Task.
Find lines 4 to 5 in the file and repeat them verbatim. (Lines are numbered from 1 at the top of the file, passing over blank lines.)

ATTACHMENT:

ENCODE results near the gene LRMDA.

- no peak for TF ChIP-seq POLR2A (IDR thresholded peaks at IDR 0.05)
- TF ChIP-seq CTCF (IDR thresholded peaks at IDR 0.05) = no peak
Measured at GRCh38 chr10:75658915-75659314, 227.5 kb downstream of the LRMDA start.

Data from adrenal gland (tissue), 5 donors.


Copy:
Measured at GRCh38 chr10:75658915-75659314, 227.5 kb downstream of the LRMDA start.

Data from adrenal gland (tissue), 5 donors.